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Number 15: Kellen Miliner

ED. NOTE: White and Blue Review’s series “What’s in a Number?” continues today with a look at the best player to wear #15 for the Jays, Kellen Miliner. To read up on how we arrived at our choice, check out the introduction of the series. Or you can find the entire series here.

There haven’t been many players to wear #15 at Creighton — only one has scored more than 400 points in his career, and its Kellen Miliner, a solid if unspectacular bench player on two NCAA Tournament teams in the mid-2000s. Most Jays fans probably remember him as the player who hit the buzzer-beater in Lincoln to take down the Huskers in 2004, and indeed, if you’re only going to be remembered for one thing, that’s a pretty good thing to be remembered for.

Miliner played JuCo ball for one season at Northern Oklahoma College in Enid, Oklahoma, where he was a well-rounded player who averaged 17.1 points, 3.7 rebounds and 2.5 assists per game. He could light it up from outside, connecting on 40.8% of his three-point attempts (82-201), and was nearly automatic at the line, shooting 82.4% (131-159). The program was in its first year, and thanks largely to Miliner, went a respectable 17-15. He was awarded first team All-Region honors, as well as being named to the National Dean’s List of outstanding students, and came to the Jays in the fall of 2002.

In his very first game at CU, he got substantial playing time in the second-biggest blowout in program history, a 106-50 thrashing of Texas-Arlington in front of 4,076 at the Civic. Miliner scored 13 points in 20 minutes that night, but found minutes hard to come by on that talented squad. He made the most of what minutes he did get, though, scoring 11 in a win over BYU in December, and again scoring 11 against Delaware State later that month. In the New Years Eve classic at Xavier, lost in the shuffle of Kyle Korver’s brilliance was Miliner hitting two clutch free throws with 10.6 seconds to play that tied the game. Those free throws would be a preview of things to come: before his career was through, Miliner would become a reliable scorer late in games, both from the field and at the line.

He played 10 or more minutes throughout the non-conference slate that first season, but as the MVC schedule heated up, he disappeared — his minutes shrank to less than five per night, on average, and he did not make a field goal in the team’s last ten games.

His junior year, Miliner saw his playing time increase significantly with the departure of Kyle Korver, DeAnthony Bowden and Larry House, and he took advantage. Coming off the bench in all 29 games, Miliner averaged 9.8 points, 2.5 rebounds and 1.4 assists a game, and was named to the MVC All-Bench Team for his efforts. He made the most three-pointers on the team with 50, and his 40.7% accuracy rate from downtown was good for third best on the team — and sixth best in the MVC. He was also seventh in the MVC in free-throw percentage (80.6%) and made 19 straight from December 10 to January 21. In conference play, he averaged 10.9 points per game and played an average of 21 minutes off the bench.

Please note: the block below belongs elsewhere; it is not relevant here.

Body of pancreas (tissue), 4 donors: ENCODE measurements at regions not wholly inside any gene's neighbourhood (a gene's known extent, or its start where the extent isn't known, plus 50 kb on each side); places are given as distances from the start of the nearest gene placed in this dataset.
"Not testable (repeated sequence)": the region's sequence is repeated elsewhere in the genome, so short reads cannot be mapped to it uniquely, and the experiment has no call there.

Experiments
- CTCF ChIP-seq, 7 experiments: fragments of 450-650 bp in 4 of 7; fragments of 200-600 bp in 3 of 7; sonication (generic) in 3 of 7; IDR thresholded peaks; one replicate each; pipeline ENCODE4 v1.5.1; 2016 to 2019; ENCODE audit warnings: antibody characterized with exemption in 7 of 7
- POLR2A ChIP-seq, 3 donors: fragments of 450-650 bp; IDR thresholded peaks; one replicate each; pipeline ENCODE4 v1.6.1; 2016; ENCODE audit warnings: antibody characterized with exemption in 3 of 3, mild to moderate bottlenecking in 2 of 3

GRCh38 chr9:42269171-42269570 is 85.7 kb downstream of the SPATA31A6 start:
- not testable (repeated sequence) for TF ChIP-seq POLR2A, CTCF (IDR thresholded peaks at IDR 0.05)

Season highlights included a 20 point night at Evansville, in which he drained 4 three-pointers; a 22 point effort at Bradley on 7-11 shooting; dishing out five assists versus no turnovers in 31 minutes at Wichita State; and a 7 rebound, 4 assist game at home versus Evansville.

Miliner’s senior year saw his numbers dip slightly across the board — his points per game slipped to 9.4, his field goal percentage dropped to 38%, his three-point accuracy fell to 36.9%, and even his usually steady free throw shooting dropped off to 73.3%. He had some standout games, though, and that his averages dipped is more a factor of his inconsistency than his talent.

Against Xavier in Cincinnati, he had 12 points on 5-7 shooting. He had 21 against Kent State on 4-6 from behind the arc, with two rebounds and two assists. He made three treys each in back-to-back games in late January, scoring 13 and 15 against Illinois State and Bradley, respectively, adding 4 rebounds and 2 steals in the Bradley contest. And then there was the Nebraska game in Lincoln, the game where Miliner etched his name into Bluejay lore for eternity.

On a day when both teams struggled to score, Miliner was red-hot, scoring 20 of the Jays 50 total points. He made 7-13 overall and 4-7 from behind the arc, and with the score tied at 48 in the waning moments, Tyler McKinney found an open Miliner in the corner. Miliner made a shot fake and dribbled to his right, where he pulled up from about 15 feet and hit nothing but net with 0.7 seconds remaining to give the Jays the 50-48 win.

He finished his Creighton career with 704 points, 199 rebounds and 125 assists, and was a solid contributor in his three seasons. But its the shot against Nebraska he’s most remembered for.

Career Stats:

SeasonFG Pct.PtsAvg.RebRPGAssistsAPGSteals
Totals.3887047.31992.11051.172
2002-03.3131003.0421.3210.617
2003-04.4212849.8732.5421.425
2004-05.3893209.4842.5421.230

About Tom Nemitz

Tom is the creative production manager at an Omaha advertising agency, and holds a BA in Journalism and Mass Communication from Creighton University. In his spare time, he covers Creighton sports for WBR, which he co-founded with four others in 2009.
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